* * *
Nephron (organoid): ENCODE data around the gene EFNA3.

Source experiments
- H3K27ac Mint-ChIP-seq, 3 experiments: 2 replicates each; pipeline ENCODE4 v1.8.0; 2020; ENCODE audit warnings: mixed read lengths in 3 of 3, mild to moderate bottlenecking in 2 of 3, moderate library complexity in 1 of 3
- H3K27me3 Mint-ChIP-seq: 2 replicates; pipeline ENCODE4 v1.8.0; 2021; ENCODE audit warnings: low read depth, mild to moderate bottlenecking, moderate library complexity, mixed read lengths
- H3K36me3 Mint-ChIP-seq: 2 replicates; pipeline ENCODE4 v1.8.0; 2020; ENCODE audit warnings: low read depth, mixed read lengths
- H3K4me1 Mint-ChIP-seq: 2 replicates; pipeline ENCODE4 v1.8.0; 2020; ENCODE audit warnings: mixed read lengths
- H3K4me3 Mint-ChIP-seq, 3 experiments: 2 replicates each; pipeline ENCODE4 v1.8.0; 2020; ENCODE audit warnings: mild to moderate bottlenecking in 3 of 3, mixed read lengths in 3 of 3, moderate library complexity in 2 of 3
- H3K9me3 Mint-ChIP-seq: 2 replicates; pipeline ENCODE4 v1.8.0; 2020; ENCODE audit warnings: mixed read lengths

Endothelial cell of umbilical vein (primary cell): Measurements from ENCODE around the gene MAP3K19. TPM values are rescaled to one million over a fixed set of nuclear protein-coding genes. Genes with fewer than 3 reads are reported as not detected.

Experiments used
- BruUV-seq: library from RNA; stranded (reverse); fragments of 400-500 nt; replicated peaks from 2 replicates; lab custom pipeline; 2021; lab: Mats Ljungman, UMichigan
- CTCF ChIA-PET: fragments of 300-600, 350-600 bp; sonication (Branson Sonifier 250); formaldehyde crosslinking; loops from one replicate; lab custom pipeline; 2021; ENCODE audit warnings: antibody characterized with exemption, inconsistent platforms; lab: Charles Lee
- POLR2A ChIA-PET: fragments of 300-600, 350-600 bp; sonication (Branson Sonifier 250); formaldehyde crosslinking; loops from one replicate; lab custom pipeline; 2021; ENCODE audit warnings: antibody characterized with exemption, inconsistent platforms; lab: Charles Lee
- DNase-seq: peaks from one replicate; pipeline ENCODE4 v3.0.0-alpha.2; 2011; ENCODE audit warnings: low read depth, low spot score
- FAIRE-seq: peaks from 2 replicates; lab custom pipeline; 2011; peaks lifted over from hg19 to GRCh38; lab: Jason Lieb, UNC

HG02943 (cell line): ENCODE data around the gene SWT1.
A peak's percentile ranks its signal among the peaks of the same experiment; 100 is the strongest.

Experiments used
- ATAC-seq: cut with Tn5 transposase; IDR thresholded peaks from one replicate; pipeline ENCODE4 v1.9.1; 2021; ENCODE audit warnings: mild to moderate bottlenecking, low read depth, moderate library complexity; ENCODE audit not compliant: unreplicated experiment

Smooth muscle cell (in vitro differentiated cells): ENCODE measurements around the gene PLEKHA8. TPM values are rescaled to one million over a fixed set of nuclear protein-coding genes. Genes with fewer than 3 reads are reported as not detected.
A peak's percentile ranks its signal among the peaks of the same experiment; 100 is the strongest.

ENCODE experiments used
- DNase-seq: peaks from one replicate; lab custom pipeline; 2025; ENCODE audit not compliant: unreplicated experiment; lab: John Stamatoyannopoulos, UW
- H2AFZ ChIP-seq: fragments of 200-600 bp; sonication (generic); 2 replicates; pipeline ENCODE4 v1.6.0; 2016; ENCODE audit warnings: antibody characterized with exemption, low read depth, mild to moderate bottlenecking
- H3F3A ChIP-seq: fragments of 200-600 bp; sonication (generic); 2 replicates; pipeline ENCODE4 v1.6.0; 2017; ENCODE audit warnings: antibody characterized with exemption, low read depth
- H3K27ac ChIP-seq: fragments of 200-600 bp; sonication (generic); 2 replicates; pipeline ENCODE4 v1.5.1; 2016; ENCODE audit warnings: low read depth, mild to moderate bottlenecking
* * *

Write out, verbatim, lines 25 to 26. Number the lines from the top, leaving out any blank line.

- H3F3A ChIP-seq: fragments of 200-600 bp; sonication (generic); 2 replicates; pipeline ENCODE4 v1.6.0; 2017; ENCODE audit warnings: antibody characterized with exemption, low read depth
- H3K27ac ChIP-seq: fragments of 200-600 bp; sonication (generic); 2 replicates; pipeline ENCODE4 v1.5.1; 2016; ENCODE audit warnings: low read depth, mild to moderate bottlenecking